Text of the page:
President Stanley in Africa
President Samuel L. Stanley Jr., M.D. traveled to Madagascar and Kenya this summer to experience Stony Brook University’s commitment to improving lives around the world. During his two-week adventure, he visited three sites that feature some of Stony Brook’s most far-reaching research and development efforts.
Day Four – Inauguration of NamanaBe "Friendship" Hall
Today the Chef de Region, Secretary General of the Minister of the Environment, and the Mayor of Ranomafana, were assisted by Dr. Pat Wright and me to inaugurate NamanaBe Hall, the new research, arts and community outreach building adjacent to Ranomafana National Park.
NamanaBe Hall is a state-of-the-art 15,000-square-foot building. Overlooking the waterfalls, river and the rain forest, NamanaBe is four stories high with gardens and solar panels on the roof. It houses a conference room for 80 people; a computer training lab and library; an audiovisual office; dormitories; and a modern, sophisticated scientific laboratory. The laboratory will soon be outfitted to study biodiversity (genetics, hormones and parasites) and infectious diseases. The whole campus will have high-speed Internet. I can’t help but notice and appreciate that only local materials are used in the building, including the black and white photographs adorning the lobby walls, which are a gift from Fianarantsoa photographer Pierre Men.
NamanaBe Hall is part of Centre ValBio, which is a hub for not only biodiversity research within Ranomafana National Park, but also for the arts in the environment and community outreach in conservation education, health/hygiene and economic development. This integrated approach to preserving rain forest has been key to CVB’s and Dr. Wright’s success for 26 years. This past year Centre ValBio has partnered with the U.S. Embassy and the commune to encourage local musicians and artists for the Artists for the Environmental initiative.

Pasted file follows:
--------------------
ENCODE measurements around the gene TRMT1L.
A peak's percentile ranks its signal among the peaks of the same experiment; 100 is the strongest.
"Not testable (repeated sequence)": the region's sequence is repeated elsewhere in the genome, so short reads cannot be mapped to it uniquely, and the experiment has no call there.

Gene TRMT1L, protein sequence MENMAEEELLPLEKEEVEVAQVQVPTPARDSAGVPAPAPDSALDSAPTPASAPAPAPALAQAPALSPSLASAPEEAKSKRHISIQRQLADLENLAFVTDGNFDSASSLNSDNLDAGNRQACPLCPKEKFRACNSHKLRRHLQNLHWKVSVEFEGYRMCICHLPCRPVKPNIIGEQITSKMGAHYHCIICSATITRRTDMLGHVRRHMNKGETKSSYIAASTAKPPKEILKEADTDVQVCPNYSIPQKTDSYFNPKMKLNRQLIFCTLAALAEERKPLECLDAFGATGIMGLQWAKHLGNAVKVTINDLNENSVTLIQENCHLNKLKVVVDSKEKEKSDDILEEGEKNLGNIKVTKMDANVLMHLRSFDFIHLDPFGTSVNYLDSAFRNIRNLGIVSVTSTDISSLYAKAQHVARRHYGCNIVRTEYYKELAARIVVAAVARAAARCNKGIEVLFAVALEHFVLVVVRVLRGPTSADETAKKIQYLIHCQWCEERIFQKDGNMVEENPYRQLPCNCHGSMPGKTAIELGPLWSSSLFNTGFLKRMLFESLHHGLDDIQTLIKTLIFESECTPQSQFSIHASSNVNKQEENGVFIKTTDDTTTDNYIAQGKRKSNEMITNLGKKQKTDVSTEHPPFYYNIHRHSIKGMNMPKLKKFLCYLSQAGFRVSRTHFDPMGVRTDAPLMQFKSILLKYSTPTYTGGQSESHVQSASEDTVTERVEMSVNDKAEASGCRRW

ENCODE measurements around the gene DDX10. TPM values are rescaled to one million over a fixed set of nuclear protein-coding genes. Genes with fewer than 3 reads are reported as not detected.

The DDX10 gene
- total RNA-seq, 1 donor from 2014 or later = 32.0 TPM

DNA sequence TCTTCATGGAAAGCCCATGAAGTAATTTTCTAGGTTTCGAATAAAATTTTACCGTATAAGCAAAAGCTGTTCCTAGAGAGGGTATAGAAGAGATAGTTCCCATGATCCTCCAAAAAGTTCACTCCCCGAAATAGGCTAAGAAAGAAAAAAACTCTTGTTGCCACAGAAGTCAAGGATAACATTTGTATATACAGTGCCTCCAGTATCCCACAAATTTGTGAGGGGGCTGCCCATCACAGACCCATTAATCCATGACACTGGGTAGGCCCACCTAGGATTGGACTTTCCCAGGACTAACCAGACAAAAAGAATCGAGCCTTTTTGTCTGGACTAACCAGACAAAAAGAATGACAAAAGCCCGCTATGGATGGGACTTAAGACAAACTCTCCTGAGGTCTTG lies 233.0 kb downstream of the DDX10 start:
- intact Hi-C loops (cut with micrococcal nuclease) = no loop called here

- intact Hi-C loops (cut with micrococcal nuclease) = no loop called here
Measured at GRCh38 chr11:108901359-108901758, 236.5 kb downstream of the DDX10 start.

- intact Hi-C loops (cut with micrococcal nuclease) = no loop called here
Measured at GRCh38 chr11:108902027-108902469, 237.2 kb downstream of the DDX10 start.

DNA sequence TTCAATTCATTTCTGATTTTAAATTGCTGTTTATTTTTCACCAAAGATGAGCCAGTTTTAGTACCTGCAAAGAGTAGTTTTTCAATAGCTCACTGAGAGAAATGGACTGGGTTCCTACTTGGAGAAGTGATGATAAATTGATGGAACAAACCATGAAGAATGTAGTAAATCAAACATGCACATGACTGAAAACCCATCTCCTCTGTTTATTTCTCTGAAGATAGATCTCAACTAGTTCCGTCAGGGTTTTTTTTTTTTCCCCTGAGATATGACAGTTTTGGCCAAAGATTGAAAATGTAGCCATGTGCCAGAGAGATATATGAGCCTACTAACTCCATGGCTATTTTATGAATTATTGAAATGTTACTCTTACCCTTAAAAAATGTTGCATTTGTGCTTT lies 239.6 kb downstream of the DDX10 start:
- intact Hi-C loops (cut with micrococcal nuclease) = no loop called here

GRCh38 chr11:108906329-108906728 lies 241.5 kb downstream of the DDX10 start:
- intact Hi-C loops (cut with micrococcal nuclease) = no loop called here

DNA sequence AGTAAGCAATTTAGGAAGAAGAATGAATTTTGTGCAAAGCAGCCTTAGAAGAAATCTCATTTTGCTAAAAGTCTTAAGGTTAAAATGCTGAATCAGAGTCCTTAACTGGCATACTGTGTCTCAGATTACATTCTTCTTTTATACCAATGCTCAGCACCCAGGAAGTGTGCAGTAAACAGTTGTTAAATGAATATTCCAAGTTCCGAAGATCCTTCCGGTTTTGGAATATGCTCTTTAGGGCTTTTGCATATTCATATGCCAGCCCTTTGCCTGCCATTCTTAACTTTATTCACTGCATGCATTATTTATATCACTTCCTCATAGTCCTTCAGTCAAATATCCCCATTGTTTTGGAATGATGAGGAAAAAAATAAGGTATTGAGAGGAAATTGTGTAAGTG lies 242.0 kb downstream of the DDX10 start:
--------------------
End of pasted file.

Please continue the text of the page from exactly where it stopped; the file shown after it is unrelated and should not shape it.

During the inauguration ceremony, Dr. Wright, founder of Centre ValBio, was awarded a Commandeur National Medal of Honor for her 26 years of conservation work for Malagasy biodiversity. Dr. Wright was awarded the prestigious Chevalier d’Ordre National (National Medal of Honor) in 1995 for exceptional deeds in her field and the Medaille Officier de Madagascar in 2003 for her additional accomplishments. The third medal, the Commandeur, only can be awarded five years after the Officier to a person who has done honorable and exceptional work throughout his or her career. Dr. Wright is one of the few foreigners to receive all three!
As part of the celebration, Tarika Be, a Grammy award-winning Malagasy band, will provide music for the evening’s entertainment. In addition to music, local weavers, local sculpture carvers, painters, and other handicrafts will be on display. CVB has shepherded these local artisans to develop innovative products with their own designs. Following tradition, the group will celebrate this grand opening until at least midnight.